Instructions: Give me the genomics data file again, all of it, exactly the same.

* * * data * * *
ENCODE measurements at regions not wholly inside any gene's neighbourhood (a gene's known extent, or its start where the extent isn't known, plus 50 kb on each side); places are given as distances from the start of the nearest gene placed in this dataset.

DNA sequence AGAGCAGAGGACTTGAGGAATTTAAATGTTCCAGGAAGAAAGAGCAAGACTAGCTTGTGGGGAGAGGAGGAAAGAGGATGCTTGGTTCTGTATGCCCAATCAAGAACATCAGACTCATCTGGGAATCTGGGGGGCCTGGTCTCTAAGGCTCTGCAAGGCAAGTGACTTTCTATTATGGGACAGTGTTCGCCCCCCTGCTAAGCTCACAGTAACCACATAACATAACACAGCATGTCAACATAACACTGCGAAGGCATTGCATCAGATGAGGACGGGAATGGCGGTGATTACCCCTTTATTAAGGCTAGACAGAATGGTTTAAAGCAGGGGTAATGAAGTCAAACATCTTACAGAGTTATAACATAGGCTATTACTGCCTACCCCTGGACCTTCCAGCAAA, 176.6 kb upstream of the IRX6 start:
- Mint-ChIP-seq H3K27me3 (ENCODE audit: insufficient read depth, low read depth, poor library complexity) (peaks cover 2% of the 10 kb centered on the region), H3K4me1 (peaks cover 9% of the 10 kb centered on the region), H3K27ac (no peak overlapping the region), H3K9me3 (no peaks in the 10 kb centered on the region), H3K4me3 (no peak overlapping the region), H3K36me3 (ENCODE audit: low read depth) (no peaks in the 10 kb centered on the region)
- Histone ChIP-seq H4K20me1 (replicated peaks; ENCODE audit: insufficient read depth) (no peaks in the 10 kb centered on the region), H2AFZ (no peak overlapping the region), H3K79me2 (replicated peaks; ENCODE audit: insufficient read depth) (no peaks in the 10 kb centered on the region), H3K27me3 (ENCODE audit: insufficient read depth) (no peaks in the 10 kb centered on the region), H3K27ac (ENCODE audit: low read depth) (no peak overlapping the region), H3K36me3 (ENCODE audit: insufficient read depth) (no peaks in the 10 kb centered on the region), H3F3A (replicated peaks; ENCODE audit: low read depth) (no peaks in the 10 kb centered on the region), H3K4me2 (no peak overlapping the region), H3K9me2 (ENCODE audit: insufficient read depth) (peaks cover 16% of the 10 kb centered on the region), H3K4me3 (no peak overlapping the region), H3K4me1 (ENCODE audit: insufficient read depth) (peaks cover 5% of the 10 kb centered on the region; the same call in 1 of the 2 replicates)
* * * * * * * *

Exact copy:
ENCODE measurements at regions not wholly inside any gene's neighbourhood (a gene's known extent, or its start where the extent isn't known, plus 50 kb on each side); places are given as distances from the start of the nearest gene placed in this dataset.

DNA sequence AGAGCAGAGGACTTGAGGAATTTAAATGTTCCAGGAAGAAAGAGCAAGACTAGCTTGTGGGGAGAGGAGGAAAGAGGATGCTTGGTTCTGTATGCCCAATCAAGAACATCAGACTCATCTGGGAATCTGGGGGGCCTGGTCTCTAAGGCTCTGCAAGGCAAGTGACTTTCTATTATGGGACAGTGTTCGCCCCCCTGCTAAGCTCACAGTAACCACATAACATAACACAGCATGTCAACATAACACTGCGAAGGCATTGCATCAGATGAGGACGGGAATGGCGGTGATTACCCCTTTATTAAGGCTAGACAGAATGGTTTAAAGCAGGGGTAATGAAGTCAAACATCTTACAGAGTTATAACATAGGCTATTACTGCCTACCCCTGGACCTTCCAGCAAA, 176.6 kb upstream of the IRX6 start:
- Mint-ChIP-seq H3K27me3 (ENCODE audit: insufficient read depth, low read depth, poor library complexity) (peaks cover 2% of the 10 kb centered on the region), H3K4me1 (peaks cover 9% of the 10 kb centered on the region), H3K27ac (no peak overlapping the region), H3K9me3 (no peaks in the 10 kb centered on the region), H3K4me3 (no peak overlapping the region), H3K36me3 (ENCODE audit: low read depth) (no peaks in the 10 kb centered on the region)
- Histone ChIP-seq H4K20me1 (replicated peaks; ENCODE audit: insufficient read depth) (no peaks in the 10 kb centered on the region), H2AFZ (no peak overlapping the region), H3K79me2 (replicated peaks; ENCODE audit: insufficient read depth) (no peaks in the 10 kb centered on the region), H3K27me3 (ENCODE audit: insufficient read depth) (no peaks in the 10 kb centered on the region), H3K27ac (ENCODE audit: low read depth) (no peak overlapping the region), H3K36me3 (ENCODE audit: insufficient read depth) (no peaks in the 10 kb centered on the region), H3F3A (replicated peaks; ENCODE audit: low read depth) (no peaks in the 10 kb centered on the region), H3K4me2 (no peak overlapping the region), H3K9me2 (ENCODE audit: insufficient read depth) (peaks cover 16% of the 10 kb centered on the region), H3K4me3 (no peak overlapping the region), H3K4me1 (ENCODE audit: insufficient read depth) (peaks cover 5% of the 10 kb centered on the region; the same call in 1 of the 2 replicates)